It all started when I was reading this blog post a while back. I got the idea right away but then life happened. You know how it is. My laptop died (I let my human think it’s hers but we all know who’s the real boss, right?), then the kid came along, then my human couldn’t find the time to go take the photographs I requested.
But it’s finally here.
The Cats of the Canadian Parliament Hill.
A Brief History of the Cats of Parliament Hill
(Taken from The Cats of Parliament Hill Blog)
There is a story that Colonel By brought hundreds of cats with him when he built the Rideau Canal in 1826, to take care of the rodent population, but unfortunately that cannot be confirmed. What can be confirmed is that cats were employed in the Parliament Building (as in many other building) as pest control until 1955 when they were replaced by chemicals. Until 1970 ground keepers fed the cats in various locations, when Irene Desormeaux began feeding the cats where the existing colony now resides. Rene Chartrand began helping her in the mid-nineteen eighties and began building some wooden structures (some of which can still be seen) for the cats to keep warm in.
In 1987 when Irene passed on to take care of stray cats in a greater colony beyond this world, Rene took over and loyally fed the cats to this day. In 1997 Rene and a friend built the existing structures. Brian Caines began helping about that time,and I began helping out in 2003. That year brian and I decided to put together a support team to ensure that Rene would be ok (he’s in his mid-eighties now) and that the cats would always be well provided for. We now have a team of eight caregivers who volunteer their time to this amazing cause.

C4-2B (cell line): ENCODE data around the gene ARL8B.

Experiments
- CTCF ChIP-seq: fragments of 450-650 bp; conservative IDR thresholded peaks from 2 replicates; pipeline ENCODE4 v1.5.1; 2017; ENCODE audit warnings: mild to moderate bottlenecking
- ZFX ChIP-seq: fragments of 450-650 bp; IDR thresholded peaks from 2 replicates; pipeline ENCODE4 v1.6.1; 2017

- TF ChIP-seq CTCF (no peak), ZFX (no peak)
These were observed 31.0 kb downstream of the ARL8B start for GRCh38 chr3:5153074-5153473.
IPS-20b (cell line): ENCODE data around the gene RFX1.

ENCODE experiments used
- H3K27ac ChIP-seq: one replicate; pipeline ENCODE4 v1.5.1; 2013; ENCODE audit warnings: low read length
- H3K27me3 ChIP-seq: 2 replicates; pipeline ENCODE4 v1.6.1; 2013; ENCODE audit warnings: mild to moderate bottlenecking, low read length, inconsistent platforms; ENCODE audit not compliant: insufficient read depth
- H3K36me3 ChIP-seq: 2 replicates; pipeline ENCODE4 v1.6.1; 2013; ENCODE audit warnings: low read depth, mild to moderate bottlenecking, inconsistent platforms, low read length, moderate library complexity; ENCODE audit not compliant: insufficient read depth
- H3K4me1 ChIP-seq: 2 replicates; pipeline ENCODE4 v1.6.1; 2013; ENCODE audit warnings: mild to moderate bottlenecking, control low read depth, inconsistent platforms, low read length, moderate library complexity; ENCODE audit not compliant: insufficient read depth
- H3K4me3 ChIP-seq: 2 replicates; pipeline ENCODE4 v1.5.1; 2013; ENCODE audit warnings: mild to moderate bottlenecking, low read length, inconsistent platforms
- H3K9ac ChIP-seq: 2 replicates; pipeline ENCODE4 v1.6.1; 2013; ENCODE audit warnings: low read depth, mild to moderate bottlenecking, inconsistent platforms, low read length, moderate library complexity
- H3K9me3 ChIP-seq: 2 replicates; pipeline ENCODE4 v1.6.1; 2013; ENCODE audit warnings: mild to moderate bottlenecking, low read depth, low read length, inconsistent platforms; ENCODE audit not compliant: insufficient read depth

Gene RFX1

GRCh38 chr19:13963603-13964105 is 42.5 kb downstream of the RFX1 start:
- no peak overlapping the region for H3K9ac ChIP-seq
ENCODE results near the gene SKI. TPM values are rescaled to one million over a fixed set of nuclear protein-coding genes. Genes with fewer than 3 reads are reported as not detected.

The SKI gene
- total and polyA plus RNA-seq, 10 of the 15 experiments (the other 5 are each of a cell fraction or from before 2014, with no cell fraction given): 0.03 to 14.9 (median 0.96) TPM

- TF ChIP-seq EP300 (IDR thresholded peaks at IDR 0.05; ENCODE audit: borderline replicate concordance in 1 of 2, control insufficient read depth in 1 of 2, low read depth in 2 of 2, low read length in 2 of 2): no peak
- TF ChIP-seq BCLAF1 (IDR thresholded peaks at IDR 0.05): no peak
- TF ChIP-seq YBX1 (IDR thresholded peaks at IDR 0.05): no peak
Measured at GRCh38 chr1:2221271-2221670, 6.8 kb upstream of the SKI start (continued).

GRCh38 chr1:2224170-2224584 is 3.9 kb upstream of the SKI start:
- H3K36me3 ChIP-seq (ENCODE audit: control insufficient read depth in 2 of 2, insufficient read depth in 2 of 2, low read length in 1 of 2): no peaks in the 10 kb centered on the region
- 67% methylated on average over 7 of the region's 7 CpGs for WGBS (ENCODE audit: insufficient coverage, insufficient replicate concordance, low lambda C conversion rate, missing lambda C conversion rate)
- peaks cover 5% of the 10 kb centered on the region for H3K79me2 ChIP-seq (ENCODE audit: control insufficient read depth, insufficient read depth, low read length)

The Cats of Parliament Hill Blog has some amazing photographs and stories. I encourage you to check it out.
The Kitty Condos (shelters) were built by René Chartrand and one of his friends in 1997 and were made to resemble the houses of European settlers along the St. Lawrence. Today, they are in need of some renovations, methinks.
Even though the sanctuary is fenced, all the cats are free to come and go as they please and some of them are even friendly to human visitors. They are also used to wild creatures and it is very common to see families of racoons and squirrels feeding when the cats are not looking.
Unfortunately, most of the area is under construction at the moment due the Queen Victoria Look-out restoration so there are fences all around and the benches are gone but my human says a few years back, one of the cats used to come to sit on her lap every time she went to visit.
According to the official blog, there are currently 7 cats living in the sanctuary:
The cats are well taken care of by a small army of volunteers. Vet care is provided by the Altavista Animal Hospital and their food is donated by a cat food company and a local bakery.
Here are some of the pictures taken by my human:
So, if you are planning on visiting Ottawa, don’t forget to add the The Cats of the Canadian Parliament Hill to your itinerary!
I also asked my human to take some video footage for me to make a little movie but then I found this one on YouTube so I am adding it here as well.
Note from the Sactuary caretakers: We decided to remove the donation box as over the years we had collected sufficient funds to care for the cats. With the ongoing support of Alta Vista Animal Hospital, Studio La Griffe (Gatineau), and Oven Baked Tradition which donates dried cat food, the cats are well cared for. We ask visitors who wish to support our work to make a donation to their local Humane Society or a cat rescue group in the name of the cats.